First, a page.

UBC Theses and Dissertations
Adolescent loneliness and dimensions of self concept Harward, Kathy Nancy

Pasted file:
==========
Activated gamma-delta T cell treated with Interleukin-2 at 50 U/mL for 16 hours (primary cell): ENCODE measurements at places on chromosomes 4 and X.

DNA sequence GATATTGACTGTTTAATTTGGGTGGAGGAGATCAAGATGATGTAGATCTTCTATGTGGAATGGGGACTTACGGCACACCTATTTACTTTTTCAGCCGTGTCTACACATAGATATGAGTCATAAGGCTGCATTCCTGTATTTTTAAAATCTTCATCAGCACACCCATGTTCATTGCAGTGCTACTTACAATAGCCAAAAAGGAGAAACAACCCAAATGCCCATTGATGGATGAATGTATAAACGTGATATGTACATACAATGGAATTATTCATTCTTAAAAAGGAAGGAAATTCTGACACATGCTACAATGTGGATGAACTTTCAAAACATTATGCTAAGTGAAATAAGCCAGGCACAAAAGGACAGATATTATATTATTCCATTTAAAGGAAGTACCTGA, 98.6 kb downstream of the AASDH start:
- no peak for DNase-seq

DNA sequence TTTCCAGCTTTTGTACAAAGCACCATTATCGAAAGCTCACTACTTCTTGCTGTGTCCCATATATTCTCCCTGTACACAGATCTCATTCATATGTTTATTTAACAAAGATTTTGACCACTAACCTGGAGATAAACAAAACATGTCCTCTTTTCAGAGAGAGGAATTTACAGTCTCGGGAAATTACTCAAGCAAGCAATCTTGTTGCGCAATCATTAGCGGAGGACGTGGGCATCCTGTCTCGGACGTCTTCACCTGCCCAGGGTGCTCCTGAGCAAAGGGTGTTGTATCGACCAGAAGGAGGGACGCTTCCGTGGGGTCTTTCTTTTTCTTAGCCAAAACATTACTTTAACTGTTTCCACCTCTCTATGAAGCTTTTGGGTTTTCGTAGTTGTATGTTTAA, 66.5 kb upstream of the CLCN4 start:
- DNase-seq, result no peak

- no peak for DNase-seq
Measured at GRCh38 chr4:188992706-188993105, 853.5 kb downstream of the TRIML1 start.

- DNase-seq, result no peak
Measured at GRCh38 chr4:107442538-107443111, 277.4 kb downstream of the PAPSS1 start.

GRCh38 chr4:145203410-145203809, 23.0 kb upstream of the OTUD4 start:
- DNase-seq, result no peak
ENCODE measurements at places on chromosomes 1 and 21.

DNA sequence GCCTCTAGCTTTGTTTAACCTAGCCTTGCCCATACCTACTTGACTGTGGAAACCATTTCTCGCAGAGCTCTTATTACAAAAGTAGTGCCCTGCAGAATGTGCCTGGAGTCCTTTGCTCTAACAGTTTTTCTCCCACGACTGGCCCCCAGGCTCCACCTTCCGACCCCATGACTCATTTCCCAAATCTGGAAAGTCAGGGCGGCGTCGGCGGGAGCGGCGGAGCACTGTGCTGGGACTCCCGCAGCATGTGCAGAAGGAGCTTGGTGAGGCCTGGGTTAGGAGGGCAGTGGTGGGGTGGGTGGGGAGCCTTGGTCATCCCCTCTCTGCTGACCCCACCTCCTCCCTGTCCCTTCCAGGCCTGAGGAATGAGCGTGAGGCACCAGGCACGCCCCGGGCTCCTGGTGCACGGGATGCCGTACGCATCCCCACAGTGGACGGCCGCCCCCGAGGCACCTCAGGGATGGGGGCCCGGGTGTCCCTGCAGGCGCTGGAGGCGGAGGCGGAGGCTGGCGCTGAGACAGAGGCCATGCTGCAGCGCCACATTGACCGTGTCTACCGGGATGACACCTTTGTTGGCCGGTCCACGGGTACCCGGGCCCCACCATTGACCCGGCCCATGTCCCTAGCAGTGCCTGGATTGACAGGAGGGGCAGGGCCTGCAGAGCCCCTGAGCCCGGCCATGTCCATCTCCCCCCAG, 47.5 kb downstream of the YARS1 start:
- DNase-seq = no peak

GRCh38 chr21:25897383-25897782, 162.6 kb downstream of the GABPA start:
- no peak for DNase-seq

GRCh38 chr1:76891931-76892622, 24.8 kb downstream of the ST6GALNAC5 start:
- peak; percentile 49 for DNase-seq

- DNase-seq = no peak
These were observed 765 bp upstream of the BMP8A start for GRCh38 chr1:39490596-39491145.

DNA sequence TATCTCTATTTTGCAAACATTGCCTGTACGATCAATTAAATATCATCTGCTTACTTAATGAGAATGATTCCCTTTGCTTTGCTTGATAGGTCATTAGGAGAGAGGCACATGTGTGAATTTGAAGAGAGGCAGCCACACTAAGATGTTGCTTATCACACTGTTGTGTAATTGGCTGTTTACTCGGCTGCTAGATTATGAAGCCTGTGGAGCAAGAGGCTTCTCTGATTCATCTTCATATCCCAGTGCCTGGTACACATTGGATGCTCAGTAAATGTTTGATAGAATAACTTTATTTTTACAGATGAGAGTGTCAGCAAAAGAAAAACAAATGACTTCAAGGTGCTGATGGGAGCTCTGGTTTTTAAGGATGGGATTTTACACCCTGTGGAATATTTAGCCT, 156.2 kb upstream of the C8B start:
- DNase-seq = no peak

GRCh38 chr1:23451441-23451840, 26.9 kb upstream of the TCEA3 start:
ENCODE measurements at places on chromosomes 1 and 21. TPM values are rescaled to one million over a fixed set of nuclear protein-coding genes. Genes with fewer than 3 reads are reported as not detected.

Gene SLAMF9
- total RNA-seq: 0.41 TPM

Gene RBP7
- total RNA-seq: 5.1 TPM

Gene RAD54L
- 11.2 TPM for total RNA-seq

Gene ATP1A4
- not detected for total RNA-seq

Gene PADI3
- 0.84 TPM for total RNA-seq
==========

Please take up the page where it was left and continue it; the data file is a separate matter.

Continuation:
The purpose of this study was to examine the experience of loneliness and identify factors that were correlated with the degree of loneliness that an adolescent experiences. Areas investigated were the extent of loneliness prevalent in the sample, and the relationships between loneliness and facets of self concept, friendship and background information. This survey study involved 166 adolescents. Subjects were grade 10 students attending secondary schools in Surrey School District, Surrey, British Columbia. The survey was conducted in class units during regularly scheduled school hours. The instruments employed in this study were the Revised U.C.L.A. Loneliness Scale measuring the degree of loneliness experienced; a modified version of the Self Description Questionaire III measuring 12 facets of self concept; a sociogram questionnaire examining friendships in the surveyed class; and a subject information sheet gathering data on age, gender, language, number of parents, and parents' occupational prestige. The analysis of data included descriptive statistics of each variable, and inferential statistics of independent variables to the dependent variable loneliness. Following this was a factor analysis of the preliminary self concept variables resulting in four factor socres. Finally four regression models of the loneliness scores were run. Each model was loaded with different combinations of predictor variables of self concept and background information. There were five key findings of this study. One, seventeen percent of the sample reported feeling "sometimes" to "often" lonely. Two, negative social self concept was a significant predictor of loneliness, while academic self concept was not. Three, male and female subjects scored virtually the same on loneliness, however when self concept scores were controlled, males were lonelier than females given a similar family structure. Four, subjects living in single parent households were significantly lonelier than their peers living in two parent households. Five, though not statistically significant, there was a strong trend for subjects for whom English was a second language to report substantially greater loneliness than their peers for whom English was a first language.
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